The example division organizational chart (fig.
5-4) shows the relationship of the senior section
leader and section leader within the division.
As a senior petty officer, one of the duties you
are in line for is the officer of the deck and the
organizational relationship with other members
of the watch team. It is important that you know
how to prepare for the watch, set it, and relieve it.
Also, you should know the correct procedure
for keeping the deck log, as it is a chronological
record of all events occurring during your watch.
You should know the different types of
restraint in the event a member of your command
is apprehended and returned.
You should also know what to do if someone
seeks asylum or temporary refuge aboard your
ship or station. The information given in this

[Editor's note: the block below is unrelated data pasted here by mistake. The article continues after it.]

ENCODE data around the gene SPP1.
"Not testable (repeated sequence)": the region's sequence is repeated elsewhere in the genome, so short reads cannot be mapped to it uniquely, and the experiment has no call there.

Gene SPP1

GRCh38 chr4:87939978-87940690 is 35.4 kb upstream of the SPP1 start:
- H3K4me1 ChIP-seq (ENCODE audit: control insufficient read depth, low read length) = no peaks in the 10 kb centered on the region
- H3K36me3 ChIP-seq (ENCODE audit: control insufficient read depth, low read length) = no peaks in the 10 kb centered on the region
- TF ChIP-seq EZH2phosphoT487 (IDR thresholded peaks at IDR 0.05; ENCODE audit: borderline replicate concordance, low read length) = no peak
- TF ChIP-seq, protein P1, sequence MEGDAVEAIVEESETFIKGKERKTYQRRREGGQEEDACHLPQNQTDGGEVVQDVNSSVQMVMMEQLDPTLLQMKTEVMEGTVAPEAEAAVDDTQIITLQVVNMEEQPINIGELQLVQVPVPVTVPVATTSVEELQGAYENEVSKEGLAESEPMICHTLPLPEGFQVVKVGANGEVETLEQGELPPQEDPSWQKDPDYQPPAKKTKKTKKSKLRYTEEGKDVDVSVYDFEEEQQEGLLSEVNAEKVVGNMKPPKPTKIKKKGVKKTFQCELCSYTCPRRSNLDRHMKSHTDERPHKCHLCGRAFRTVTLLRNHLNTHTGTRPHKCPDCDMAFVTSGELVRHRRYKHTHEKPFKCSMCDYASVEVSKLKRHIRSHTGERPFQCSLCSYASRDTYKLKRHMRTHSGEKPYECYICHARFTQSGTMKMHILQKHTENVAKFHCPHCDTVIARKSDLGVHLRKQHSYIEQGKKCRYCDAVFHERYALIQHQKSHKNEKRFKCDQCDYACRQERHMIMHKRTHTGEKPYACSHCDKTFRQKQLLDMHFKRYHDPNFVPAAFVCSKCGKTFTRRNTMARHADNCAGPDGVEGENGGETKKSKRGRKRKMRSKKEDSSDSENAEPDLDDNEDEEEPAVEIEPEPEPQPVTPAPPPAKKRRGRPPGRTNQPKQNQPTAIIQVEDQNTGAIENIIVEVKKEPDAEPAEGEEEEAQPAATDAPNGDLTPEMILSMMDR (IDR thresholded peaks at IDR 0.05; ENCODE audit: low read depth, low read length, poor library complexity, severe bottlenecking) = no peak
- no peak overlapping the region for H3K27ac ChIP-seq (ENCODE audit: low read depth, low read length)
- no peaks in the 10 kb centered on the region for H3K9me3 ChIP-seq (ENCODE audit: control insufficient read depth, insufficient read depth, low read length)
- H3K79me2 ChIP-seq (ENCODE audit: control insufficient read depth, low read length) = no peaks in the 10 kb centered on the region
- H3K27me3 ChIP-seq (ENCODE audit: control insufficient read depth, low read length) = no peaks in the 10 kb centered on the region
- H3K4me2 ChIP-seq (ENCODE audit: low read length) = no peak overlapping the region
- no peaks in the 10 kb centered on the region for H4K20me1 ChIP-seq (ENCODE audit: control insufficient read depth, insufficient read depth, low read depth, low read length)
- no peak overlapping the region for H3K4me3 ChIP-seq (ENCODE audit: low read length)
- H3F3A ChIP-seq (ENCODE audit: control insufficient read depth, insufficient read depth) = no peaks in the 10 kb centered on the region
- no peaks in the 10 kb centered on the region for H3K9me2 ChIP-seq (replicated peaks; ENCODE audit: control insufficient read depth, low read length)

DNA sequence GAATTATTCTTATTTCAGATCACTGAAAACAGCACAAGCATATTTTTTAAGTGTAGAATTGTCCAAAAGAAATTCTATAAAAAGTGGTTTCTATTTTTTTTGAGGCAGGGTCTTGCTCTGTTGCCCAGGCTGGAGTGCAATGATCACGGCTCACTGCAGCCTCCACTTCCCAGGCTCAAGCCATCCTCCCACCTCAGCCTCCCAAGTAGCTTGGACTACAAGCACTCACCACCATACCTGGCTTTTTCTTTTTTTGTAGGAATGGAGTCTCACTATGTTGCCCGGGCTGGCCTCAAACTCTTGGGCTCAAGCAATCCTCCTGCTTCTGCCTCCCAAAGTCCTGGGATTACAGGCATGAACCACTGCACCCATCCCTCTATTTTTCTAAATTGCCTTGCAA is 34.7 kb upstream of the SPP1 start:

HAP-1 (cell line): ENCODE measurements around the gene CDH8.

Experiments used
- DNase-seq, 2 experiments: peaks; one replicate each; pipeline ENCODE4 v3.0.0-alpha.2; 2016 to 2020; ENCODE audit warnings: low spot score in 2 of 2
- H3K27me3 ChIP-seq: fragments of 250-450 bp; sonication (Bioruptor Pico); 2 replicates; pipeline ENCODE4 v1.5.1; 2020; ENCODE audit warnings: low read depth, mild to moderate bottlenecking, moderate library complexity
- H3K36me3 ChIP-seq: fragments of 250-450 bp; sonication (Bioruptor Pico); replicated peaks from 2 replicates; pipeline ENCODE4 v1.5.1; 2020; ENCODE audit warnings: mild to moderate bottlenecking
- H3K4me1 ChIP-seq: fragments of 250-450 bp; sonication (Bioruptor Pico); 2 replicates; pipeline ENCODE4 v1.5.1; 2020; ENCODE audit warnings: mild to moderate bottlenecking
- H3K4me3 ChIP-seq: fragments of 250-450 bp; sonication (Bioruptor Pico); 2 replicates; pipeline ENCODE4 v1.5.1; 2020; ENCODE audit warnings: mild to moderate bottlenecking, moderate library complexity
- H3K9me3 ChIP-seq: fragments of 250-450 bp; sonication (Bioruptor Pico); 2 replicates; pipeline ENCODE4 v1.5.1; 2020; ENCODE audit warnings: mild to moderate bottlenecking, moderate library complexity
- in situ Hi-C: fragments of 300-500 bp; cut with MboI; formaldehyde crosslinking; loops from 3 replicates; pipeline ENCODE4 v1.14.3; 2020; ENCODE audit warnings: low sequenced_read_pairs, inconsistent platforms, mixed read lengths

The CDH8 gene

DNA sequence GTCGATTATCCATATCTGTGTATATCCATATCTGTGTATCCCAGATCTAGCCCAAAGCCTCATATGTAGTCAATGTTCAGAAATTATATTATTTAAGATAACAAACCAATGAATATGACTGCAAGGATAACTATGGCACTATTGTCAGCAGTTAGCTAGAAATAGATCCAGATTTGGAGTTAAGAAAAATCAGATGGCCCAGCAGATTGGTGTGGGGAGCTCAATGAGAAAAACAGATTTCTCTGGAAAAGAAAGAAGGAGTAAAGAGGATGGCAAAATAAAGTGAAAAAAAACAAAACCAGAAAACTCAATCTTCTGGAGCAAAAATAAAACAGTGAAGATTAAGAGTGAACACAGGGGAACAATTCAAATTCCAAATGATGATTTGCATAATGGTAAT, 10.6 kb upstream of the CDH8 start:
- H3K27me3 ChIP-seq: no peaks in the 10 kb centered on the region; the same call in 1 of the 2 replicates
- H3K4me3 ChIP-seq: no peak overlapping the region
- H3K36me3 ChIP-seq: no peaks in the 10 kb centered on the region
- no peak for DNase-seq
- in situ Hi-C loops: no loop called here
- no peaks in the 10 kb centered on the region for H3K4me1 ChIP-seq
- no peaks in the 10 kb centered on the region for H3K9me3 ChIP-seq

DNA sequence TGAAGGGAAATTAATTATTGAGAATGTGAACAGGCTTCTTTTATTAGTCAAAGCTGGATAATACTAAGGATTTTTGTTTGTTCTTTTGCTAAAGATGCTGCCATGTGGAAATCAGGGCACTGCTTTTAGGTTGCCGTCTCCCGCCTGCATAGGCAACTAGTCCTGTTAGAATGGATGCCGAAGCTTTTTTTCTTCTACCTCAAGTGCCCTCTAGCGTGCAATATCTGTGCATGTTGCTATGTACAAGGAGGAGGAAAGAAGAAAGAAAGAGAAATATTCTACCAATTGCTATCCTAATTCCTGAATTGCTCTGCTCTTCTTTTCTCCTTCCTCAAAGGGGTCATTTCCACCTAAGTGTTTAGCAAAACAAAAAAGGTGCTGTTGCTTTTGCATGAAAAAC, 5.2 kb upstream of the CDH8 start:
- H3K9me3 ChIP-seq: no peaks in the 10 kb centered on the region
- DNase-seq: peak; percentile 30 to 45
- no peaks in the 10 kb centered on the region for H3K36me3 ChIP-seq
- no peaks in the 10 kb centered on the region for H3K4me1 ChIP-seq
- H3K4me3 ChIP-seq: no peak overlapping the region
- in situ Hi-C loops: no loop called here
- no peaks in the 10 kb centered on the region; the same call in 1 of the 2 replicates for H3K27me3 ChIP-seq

chapter should give you an excellent foundation
for standing the OOD watch.
Security, as well as safety, is the responsibility
of all hands. Increased awareness of all aspects
of security should be added to your list of
responsibilities as a senior petty officer. Your
ships visitors bill provides you with information
on general visiting, how to handle visitors with
and without clearances, and what to do if an
unauthorized visitor attempts to board your ship.
You should also know what watches are required
in U.S. and foreign ports.
Another responsibility of a senior petty officer
is the senior section leader and section leader. You
were introduced to both of these important duties.
Remember, no matter what duties you are
assigned as a senior petty officer, dedication,
pride, and professionalism are what being a petty
officer is all about.
Department of the Navy Information and
Personnel Security Program Regulation,
OPNAVINST 5510.1H, Office of the Chief
of Naval Operations, Washington, D.C.,
Manual for Courts-Martial United States, 1984,
Office of the Secretary of Defense,
Washington, D.C., 1984.
Figure 5-4.Example of division organizational chart.